What Academic Advisors Can Learn from Disney

Brian Elizardi applies Disney principles to his job as academic advisor

A few months ago, I published an article by Danny Franks about what the church can learn from Disney. Most people liked it. A lot! Now here's another article in that same vein: this time it's about what academic advisors can learn from Disney.

Brian Elizardi shares six principles that he learned at a recent conference in Orlando. If you're an academic advisor, this is gold; but if you're not, stick around: the principles have value for you, too.

This article originally appeared on Brian Elizardi's site and contained much more technical detail suitable primarily for academic advisors. The version here is more accessible to Disney fans. Check out Brian's original piece if you want the full treatment.

Recently, I attended the annual conference for academic advising professionals (NACADA) in Orlando. During the conference, our advising team took particular note of Disney's renowned service experience to gather ideas for improving the experience of students who use our academic advising center at Tulane University.

Here are some of those ideas. Even if you're not an academic advisor yourself, I think you'll find them generally relevant to many areas of business and customer (or student) service.

Walk Them There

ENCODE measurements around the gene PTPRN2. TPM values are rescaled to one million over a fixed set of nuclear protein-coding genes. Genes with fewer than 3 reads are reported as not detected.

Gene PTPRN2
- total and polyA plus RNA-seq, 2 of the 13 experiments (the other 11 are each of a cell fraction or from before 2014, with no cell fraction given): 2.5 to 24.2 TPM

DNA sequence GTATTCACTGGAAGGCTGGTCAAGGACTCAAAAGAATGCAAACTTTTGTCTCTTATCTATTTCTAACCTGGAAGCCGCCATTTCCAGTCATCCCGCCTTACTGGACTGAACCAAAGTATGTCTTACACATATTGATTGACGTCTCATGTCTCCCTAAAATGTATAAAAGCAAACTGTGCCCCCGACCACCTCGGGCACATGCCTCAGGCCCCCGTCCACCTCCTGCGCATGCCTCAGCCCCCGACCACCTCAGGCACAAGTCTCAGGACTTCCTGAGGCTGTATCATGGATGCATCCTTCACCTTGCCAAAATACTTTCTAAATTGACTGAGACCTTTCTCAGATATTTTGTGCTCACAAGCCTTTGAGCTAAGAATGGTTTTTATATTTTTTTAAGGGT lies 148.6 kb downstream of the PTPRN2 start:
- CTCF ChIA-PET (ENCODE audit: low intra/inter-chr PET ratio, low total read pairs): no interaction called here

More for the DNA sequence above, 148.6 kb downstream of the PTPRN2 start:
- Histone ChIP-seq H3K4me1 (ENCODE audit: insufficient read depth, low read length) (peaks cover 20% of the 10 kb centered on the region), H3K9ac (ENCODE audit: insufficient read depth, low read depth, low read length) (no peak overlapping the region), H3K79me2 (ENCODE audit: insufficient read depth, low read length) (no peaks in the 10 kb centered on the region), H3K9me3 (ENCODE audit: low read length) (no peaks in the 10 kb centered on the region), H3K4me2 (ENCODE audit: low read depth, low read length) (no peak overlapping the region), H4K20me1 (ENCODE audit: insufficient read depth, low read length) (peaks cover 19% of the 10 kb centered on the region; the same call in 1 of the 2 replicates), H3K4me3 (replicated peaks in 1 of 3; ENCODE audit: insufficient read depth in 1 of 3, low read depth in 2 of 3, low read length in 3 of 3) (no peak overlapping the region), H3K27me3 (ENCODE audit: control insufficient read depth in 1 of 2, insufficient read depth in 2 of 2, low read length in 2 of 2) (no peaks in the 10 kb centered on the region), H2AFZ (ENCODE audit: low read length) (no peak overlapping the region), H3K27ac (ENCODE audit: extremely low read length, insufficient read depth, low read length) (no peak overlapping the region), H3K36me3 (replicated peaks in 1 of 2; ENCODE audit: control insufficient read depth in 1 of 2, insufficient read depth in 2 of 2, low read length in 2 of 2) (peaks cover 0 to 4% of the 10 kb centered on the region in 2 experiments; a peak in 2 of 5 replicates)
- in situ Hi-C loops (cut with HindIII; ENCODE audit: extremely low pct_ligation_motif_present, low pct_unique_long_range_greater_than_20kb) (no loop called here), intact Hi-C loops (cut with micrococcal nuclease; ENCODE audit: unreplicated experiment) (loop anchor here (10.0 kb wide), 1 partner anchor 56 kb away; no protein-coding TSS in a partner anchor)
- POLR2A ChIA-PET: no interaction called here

Whenever I asked a Disney Cast Member for directions, they would first use the trademark two finger Disney point and then offer to walk me there if it wasn't too far.

College campuses are becoming larger and more decentralized. The days of the one-stop student center have long passed. As an academic advisor, I often refer students to various other departments including the Registrar, Financial Aid, Counseling Center, Health Center, and others. When time permits, why not walk them there?

click an image to expand:


Walk Them There


Don't Create False Realities


Take Advantage of 'In Between' Opportunities


Think About the Whole Student Experience


Be Inclusive When Brainstorming Solutions to Problems

Engage Everyone in Your Pursuit of Loyalty and Excellence

Not only was it beneficial for students, it was beneficial for me, too. When I began my new job at Tulane, I made it a point to walk students to their destinations so that I could meet different staff members in different departments.

Don't Create False Realities

I've been to a number of Disney Institute training sessions and have stayed at various Disney resorts as a guest. I love their model of customer satisfaction and generally find it applicable, except when it comes to the whole happy ending thing. I've seen some people get too caught up in their role or the role of Disney to come back to reality and address me where I was.

The same goes for students. It's important that we encourage students to dream and focus on the positive, but we must also address the reality of their situation, especially when times get tough. We're not cheerleaders but rather coaches who can have a profound impact on student success both in and out of the classroom.

Take Advantage of 'In Between' Opportunities

When it comes to the customer experience, Disney has thought it out extensively.

For example, when you take the Magical Express from the airport to your resort, Disney screens a video about all the wonderful and exciting things you can do during your stay. This would normally be a time when everyone would be staring out the window or lost on their smartphones (many still were), but it's a great passive promotional opportunity to get in some extra content and begin framing the type of experience you want your customers (or students) to have.